Still referring to FIG. 1, a small portion of mirror 12 is designated by dashed lines 12c, and a similar small portion of mirror 14 is designated by dashed line 14c. This has been done in order to provide a basis for an explanation of a somewhat modified form of system 10, wherein these small portions can be imagined to form parts of extremely large parabolic surfaces, with each, for example, having lateral dimensions on a side of about 10 or 15 feet. With this kind of construction, and with these two enlarged, confronting parabolic reflectors supported and spaced appropriately relative to one another in the same general relationship shown in FIG. 1, the system offers the opportunity to create startling real images of very large objects contained in the appropriate, related real object zone.
From the above, it should be apparent to those skilled in the art that the basic structure of system 10 shown in FIGS. 1-3, inclusive, opens the door to a wide variety of functional variations which can be used to create illusory real images in a large number of varied applications.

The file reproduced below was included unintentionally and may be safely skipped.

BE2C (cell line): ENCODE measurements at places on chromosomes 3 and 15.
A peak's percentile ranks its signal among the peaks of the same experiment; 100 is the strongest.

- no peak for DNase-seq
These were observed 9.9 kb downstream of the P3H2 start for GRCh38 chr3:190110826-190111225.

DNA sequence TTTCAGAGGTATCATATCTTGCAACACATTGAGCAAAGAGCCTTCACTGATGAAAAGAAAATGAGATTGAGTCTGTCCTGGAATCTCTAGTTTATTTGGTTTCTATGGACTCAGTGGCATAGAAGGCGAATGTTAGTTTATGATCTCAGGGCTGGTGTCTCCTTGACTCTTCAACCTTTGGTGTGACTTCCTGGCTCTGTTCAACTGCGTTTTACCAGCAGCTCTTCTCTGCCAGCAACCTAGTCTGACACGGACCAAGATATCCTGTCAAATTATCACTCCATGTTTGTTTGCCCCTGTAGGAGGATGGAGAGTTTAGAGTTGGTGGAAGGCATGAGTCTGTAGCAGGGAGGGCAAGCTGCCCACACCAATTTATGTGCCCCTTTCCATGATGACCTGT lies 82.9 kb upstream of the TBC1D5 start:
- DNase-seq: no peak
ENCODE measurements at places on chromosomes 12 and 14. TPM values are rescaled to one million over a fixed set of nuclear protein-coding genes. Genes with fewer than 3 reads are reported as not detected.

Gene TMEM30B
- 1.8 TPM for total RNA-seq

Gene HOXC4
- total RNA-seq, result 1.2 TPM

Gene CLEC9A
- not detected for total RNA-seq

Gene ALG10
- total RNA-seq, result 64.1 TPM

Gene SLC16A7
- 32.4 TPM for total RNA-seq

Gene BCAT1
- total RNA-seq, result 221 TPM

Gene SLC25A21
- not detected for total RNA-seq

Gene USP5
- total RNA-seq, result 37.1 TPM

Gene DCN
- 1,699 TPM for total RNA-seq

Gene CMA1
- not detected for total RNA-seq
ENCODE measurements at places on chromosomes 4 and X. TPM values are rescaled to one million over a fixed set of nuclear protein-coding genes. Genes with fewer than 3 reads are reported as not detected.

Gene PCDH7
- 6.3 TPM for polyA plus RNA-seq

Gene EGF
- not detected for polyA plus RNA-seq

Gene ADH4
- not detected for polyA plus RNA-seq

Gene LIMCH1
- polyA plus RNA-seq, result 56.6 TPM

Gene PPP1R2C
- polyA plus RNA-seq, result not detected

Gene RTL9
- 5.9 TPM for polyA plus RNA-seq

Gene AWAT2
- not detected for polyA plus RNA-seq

Turning attention now to FIG. 4, here there is shown at 26 a modified form of the system constructed in accordance with the invention. System 26 includes a mirror, or reflective expanse, 28 which is like previously mentioned mirror 14, having a vertex 28a and a focal point 28b. Facing mirror 28, along a plane 30 which corresponds to previously mentioned plane 20, is a plane mirror 32.
With mirrors 28, 32 facing one another as shown, a virtual image 34 of mirror 28 is created in mirror 32, and this virtual image cooperates with mirror 28 to produce a real image projection capability which is substantially the same as that described in conjunction with system 10. Thus, the virtual vertex of image 34, 34a, coincides with focal point 28b, and the virtual focal point of image 34, 34b, coincides with vertex 28a. System 26 includes a real object zone defined between dashed lines 36, and a real image zone defined generally by dashed lines 38 in FIG. 4.